The New Apartheid | The Nation


The New Apartheid

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According to Desai, the greatest flaw of South Africa's liberation struggle was its near-religious faith in a small group of leaders, a faith that led millions to trust that everything would be OK once Nelson Mandela and the ANC came to power. In contrast, Desai quotes Maxwell Cele, one of the community activists who fought the installation of water meters in Mpumalanga, saying, "No one is in charge of the protests, except the anger and hunger in every person."

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Desai also points out that while traditional left thinkers have tended to put the factory at the center of their vision of revolutionary change (forever waiting for the workers to seize the means of production), today's movements revolve around the neighborhood. This shift has changed not only the tactics of resistance but, perhaps more significant, its culture. Unlike the factory, which is largely a one-dimensional site of production, communities are by their very nature multidimensional and multilayered. Neighborhoods are not just sites of work but also of love, childrearing, illness, celebration, mourning, cooking and praying--not to mention crime, drug and alcohol abuse, prostitution and isolation. Out of this complexity, political tactics emerge that are themselves multilayered, as much about building connections to one's neighbors as they are about staging confrontations with the state (though they are about that too).

Desai's favorite example of this merger of politics and culture is how Diwali, the annual Hindu festival of lights, was celebrated in Chatsworth. When Diwali rolled around two years ago, the community decided to adapt the traditional holiday to their modern reality of evictions and electricity cutoffs by holding a Festival of (No) Lights, casting the local City Council as a satanic villain pushing them into darkness.

Musing on the differences between these community-based movements and the political, party-based struggles of the past, Desai writes that today, "one didn't need to be glum and driven and Jehovah Witness-like, ever trying to win recruits among those sinfully enjoying themselves in shebeens, on the soccer fields, playing cards, or making out in the alleys where the lights are dim." Quite the contrary: A true community-based movement would never see expressions of community as distractions from "real" politics but rather as part of the very goal of struggle, victories in themselves.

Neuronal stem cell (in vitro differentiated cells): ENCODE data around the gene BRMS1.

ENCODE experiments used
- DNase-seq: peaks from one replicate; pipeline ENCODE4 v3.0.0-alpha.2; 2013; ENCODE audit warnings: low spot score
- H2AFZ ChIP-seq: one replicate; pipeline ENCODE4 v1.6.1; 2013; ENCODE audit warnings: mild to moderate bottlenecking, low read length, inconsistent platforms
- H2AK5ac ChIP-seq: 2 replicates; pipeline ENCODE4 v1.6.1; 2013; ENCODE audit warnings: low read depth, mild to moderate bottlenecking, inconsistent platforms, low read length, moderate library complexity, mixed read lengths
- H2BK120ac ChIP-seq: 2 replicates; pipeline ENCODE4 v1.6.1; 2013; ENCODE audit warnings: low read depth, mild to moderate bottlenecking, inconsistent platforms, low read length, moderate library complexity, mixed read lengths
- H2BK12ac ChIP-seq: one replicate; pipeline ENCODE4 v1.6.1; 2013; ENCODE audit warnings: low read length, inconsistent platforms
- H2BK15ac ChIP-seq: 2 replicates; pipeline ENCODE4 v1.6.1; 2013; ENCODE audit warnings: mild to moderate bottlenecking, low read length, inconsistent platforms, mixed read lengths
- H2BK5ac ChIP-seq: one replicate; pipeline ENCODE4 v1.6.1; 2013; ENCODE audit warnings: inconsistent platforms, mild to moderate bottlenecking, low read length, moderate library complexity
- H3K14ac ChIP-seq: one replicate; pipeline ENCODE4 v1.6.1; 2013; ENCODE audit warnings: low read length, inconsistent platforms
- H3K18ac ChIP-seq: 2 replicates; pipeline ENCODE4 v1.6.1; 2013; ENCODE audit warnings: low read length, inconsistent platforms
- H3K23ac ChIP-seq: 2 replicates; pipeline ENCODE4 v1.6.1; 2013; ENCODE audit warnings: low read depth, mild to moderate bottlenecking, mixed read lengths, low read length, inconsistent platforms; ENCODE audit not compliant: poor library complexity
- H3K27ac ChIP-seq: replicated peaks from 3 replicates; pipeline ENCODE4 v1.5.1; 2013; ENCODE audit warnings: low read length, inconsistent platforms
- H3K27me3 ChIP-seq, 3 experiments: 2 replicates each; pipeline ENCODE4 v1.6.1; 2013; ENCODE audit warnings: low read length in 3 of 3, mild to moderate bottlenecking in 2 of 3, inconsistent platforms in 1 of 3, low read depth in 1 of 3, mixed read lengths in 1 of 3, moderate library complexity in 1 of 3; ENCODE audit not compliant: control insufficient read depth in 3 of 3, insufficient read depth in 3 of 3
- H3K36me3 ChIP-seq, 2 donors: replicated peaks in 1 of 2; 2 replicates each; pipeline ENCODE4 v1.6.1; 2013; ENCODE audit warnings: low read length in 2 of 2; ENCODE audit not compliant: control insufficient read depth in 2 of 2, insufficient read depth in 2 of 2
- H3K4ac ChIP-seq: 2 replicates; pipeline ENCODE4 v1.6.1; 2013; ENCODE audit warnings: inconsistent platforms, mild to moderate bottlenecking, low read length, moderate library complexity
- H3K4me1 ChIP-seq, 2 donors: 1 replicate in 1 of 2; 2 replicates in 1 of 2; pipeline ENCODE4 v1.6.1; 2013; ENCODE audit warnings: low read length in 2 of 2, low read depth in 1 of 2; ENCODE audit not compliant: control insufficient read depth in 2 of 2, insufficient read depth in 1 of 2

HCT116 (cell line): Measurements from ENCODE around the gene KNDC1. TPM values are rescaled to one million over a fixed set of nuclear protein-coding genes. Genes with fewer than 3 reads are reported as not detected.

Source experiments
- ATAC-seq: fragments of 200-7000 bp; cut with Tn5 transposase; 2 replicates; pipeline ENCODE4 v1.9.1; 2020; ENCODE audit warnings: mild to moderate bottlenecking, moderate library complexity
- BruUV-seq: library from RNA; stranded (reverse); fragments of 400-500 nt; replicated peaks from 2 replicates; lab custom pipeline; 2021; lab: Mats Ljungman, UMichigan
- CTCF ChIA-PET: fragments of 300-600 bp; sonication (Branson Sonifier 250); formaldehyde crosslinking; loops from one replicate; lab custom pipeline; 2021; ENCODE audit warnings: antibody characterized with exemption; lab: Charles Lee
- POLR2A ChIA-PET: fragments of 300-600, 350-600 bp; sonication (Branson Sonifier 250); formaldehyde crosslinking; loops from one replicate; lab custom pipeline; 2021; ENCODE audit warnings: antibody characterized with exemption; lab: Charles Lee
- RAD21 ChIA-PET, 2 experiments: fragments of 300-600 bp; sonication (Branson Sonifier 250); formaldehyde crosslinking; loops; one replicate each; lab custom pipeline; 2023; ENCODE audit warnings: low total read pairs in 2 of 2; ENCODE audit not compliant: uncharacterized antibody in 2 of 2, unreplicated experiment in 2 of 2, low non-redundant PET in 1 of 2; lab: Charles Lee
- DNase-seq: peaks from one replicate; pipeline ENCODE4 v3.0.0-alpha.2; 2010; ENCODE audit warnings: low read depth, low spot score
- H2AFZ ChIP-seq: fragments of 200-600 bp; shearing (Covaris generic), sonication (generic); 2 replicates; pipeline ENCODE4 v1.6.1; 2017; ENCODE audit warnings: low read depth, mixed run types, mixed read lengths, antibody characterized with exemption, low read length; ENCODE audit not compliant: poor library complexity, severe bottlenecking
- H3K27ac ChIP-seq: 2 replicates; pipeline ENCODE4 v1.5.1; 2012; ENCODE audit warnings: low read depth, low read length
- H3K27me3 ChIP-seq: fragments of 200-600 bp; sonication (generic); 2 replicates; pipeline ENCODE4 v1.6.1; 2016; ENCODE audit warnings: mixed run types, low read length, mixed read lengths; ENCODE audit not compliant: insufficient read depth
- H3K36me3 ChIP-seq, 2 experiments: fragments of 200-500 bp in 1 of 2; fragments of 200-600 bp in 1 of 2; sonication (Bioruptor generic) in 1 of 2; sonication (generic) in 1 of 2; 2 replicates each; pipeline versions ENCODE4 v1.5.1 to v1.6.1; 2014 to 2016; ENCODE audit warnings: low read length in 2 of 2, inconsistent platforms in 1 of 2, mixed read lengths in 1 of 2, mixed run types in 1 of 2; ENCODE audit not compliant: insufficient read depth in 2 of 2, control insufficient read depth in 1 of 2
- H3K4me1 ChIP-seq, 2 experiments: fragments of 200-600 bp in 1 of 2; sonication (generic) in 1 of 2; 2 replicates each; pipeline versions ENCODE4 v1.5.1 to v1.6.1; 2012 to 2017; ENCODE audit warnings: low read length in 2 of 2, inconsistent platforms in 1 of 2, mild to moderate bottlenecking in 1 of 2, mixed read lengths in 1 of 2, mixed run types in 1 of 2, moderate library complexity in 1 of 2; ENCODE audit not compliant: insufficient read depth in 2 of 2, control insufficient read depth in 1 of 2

In the final chapters of "We Are the Poors," Desai zooms out to bring in the wider world: The local township struggles against neoliberal policies begin to link up with the global movement fighting neoliberalism around the world, from Buenos Aires to Genoa to Seattle. This globalization takes place not because Desai leaves his own backyard but because a global movement arrives, quite unexpectedly, in Desai's frontyard, in the form of the 2001 World Conference Against Racism.

In response to the ANC's leading role in the UN conference, "the poors" who populate this book decided it was time to expand dramatically the government's narrow definition of racism to include the structural policies that keep people poor: debt, landlessness, privatization, unemployment, occupation and so on. Community antipoverty groups from across South Africa formed a national network called the Durban Social Forum and, during the conference, played host to activists fighting for the same basic rights around the world.

Desai admits that plenty of meetings and events around the conference were hijacked by "some global conspiracy theorists and Muslim chauvinists." But he argues that the lasting significance of the Durban conference was the opportunity it provided to connect immediate local issues to a global economic agenda. He quotes Tracey Fared describing the thrill of an early organizing meeting: "Suddenly so many things made sense. Why our water was getting cut off and our people thrown onto the street. Why our children had to pay school fees or else... why the youth of the North are also out on the streets and why our Minister of Finance hates them so."

For Desai, this process is not about local struggles being absorbed into some homogenous, monolithic global movement. Rather, it is about local communities, which hold on to their specificity, their myths and their stories, connecting to a global web of similar communities with stories and myths of their own: a world of Chatsworths. The forces weighing down on these communities may be hugely powerful and global--from international financial markets to multinational water corporations to the World Trade Organization--but the fights against them still take place in stairwells, kitchens and on street corners. These struggles for basic rights, Desai writes, "in Soweto, Zimbabwe, Bolivia and Genoa," are being waged through a global network of engaged neighborhoods, and to "the poors" of South Africa, they seem "somehow very near, almost local, and inspiringly winnable."

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